Will Andy Dalton follow offensive coordinator Bill Lazor to the Bears?

Will Andy Dalton follow offensive coordinator Bill Lazor to the Bears?

The Chicago Bears filled their offensive coordinator vacancy Monday with the hiring of Bill Lazor, who served in the same capacity with the Dolphins (2014-15) and Bengals (2017-18) before being out of football last season. Naturally, his addition will add fuel to the speculation that Bengals quarterback Andy Dalton may be high on GM Ryan Pace's offseason wish list.

Regardless of what the Bears decision-makers say about their confidence in Mitch Trubisky, there's no doubt they're going to add a viable threat to his starting job over the next few months. Whether it's via a highly-rated NFL draft prospect or a veteran with starter's experience in free agency, the days of Chase Daniel as backup/coach are over.

Enter Dalton, who isn't the winningest or most physically gifted of quarterbacks likely to be available this offseason, but he certainly has the kind of established resume to at least project a higher degree of success than what Trubisky's put on tape over his first three seasons in the league.

This time of year is spent trying to connect as many logical dots as possible, and there's no connection easier to make than Dalton and Lazor.

Lazor served as Dalton's quarterback coach in 2016 and kept that title after being promoted to Cincinnati's offensive coordinator in 2017, a position he held through the 2018 season. If the Bears are looking for any edge, any inside intel on quarterbacks who can not only challenge Trubisky in 2020 but potentially salvage the season too, having Lazor on staff will certainly give them that with Dalton.

It's worth noting that Dalton threw for the second-most yards of his career under Lazor's tutelage in 2016 (4,206) and had a quarterback rating of 91.8 that year. His numbers dipped in 2017 and 18 after Lazor moved up to offensive coordinator, but it's clear the two worked well together while in one of the most closely-knit coach-player relationships.

It's also important to remember that Dalton isn't a free agent this offseason. He has one year remaining on his contract at a team-friendly $17.7 million cap hit; his salary is a bargain in today's starting quarterback market. If the Bears want him, they have to trade for him.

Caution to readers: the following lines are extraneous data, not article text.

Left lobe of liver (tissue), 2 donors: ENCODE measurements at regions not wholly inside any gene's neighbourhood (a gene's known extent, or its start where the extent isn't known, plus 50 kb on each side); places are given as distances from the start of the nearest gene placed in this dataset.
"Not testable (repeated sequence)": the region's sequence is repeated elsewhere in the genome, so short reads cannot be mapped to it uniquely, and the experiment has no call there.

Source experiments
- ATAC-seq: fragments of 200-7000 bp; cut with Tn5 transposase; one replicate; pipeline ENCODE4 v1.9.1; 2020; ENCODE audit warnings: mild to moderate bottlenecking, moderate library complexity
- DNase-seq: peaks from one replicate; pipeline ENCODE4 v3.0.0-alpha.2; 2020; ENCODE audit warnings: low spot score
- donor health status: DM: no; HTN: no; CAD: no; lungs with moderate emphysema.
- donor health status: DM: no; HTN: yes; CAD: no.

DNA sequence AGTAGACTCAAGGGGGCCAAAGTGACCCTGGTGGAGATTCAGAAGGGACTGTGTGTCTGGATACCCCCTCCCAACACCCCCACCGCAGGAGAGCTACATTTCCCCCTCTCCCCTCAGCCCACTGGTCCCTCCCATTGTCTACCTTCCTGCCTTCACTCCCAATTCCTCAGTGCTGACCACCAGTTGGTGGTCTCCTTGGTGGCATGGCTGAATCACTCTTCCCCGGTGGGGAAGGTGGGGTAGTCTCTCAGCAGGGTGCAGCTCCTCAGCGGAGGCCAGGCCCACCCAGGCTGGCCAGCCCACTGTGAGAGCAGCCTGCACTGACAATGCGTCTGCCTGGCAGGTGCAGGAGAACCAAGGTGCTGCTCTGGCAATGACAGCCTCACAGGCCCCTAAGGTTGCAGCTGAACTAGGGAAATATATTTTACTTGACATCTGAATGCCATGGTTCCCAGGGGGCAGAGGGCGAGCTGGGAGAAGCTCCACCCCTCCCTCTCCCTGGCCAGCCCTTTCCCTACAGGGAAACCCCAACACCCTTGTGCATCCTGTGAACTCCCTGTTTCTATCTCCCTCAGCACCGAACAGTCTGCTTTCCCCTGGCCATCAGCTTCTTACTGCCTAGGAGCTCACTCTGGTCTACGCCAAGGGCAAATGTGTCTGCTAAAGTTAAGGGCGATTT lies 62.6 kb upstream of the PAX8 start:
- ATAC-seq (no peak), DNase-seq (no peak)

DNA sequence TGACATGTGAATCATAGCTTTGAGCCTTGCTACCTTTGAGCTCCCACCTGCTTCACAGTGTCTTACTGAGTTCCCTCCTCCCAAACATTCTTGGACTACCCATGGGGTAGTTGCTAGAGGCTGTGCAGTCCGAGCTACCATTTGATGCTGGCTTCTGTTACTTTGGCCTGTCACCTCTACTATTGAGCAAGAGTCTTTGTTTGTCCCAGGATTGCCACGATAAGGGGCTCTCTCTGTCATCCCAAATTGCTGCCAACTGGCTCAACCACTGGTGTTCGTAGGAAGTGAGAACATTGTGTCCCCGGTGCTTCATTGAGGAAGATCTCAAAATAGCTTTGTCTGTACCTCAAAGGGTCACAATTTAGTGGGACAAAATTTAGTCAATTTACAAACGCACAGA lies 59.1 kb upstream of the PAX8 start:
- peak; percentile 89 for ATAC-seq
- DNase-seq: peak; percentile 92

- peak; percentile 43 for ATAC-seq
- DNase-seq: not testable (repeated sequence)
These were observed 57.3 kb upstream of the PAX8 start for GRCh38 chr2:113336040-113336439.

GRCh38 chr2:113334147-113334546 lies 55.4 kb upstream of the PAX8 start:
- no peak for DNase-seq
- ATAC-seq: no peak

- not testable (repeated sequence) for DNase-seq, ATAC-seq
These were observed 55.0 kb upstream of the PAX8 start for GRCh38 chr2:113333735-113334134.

The Bengals can cut Dalton without any salary cap penalty, but if he's the guy Chicago is targeting, they'd be wise to avoid the inflated payday he'd generate in free agency and get a trade done.

Cincinnati's asking price for Dalton is likely to be quite low. It's obvious he isn't in their plans for 2020 and they won't have much leverage in negotiations. The Bears can benefit from this; a day-three pick is probably all it will take. It's highly unlikely Chicago can land a player that late in the draft with as much upside to help them win in 2020 as Dalton, so it would be foolish to not at least consider it.

Assuming the price to trade for Dalton is right, his salary and resume of production warrants serious consideration.

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Mitch Trubisky underwent surgery to repair shoulder injury

Mitch Trubisky underwent surgery to repair shoulder injury

Chicago Bears QB Mitch Trubisky is entering the most important offseason of his NFL career. Naturally, he needs to be 100% healthy in order to hold off competition that's expected to be added by GM Ryan Pace via free agency or the NFL draft.

In order to get there, Trubisky underwent offseason surgery to repair the torn labrum in his left shoulder.

Trubisky was originally injured in Week 4's win over the Vikings.

The good news is the surgery was on his non-throwing shoulder. And while it'll be a few months before he's back to full strength, it's not nearly as severe as it would've been had it been his right side.

RELATED: Top free agent QBs of 2020 NFL offseason

Trubisky's 2019 regular season was defined by regression. He took a step back in every major category, including completion percentage, yards and touchdowns. He didn't run nearly as much either, as his rushing totals dipped from 421 yards in 2018 to just 193 last year.

The Bears are one of the first teams connected to almost every big-name free-agent quarterback likely to hit the open market, and they've also been mentioned as a club that could potentially trade back into the first round if a quality quarterback prospect begins to slip in the 2020 NFL draft. Needless to say, the pressure's on No. 10.

We haven't seen enough from a healthy Trubisky to consider him a starting-quality player at this point, so a less-than-full-strength version of the 2017 second overall pick would've all but doomed his chances at holding onto the starting job this summer.

Under Center Podcast: Kevin Clark & Robert Mays of the Ringer

USA Today

Under Center Podcast: Kevin Clark & Robert Mays of the Ringer

For today's podcast for Super Bowl week in Miami, host Laurence Holmes has two separate discussions with two great guests. Kevin Clark and Robert Mays of the Ringer join the podcast to discuss why the Chiefs and Niners are in the Super Bowl and what the Bears are missing that's holding them back from a Super Bowl.

Part 1 with Kevin Clark

(2:19) - All the NFL players wanted to talk about Kobe Bryant at Media Night

(5:58) - What is the Ringer?

(7:24) - There is a lot that can be learned from Kyle Shanahan

(11:16) - What is Matt Nagy doing wrong with the Bears

(13:36) - What should the Bears do with Mitch Trubisky?

Part 2 with Robert Mays

(20:21) - Interview starts with Mays/ innovation of offense with Reid and Shanahan

(22:31) - Shanahan had the coolest offense Mays has ever seen

(25:16) - Can Matt Nagy be Shanahan?

(26:55) - What are the Bears options at QB?

Listen here or in the embedded player below.

Under Center Podcast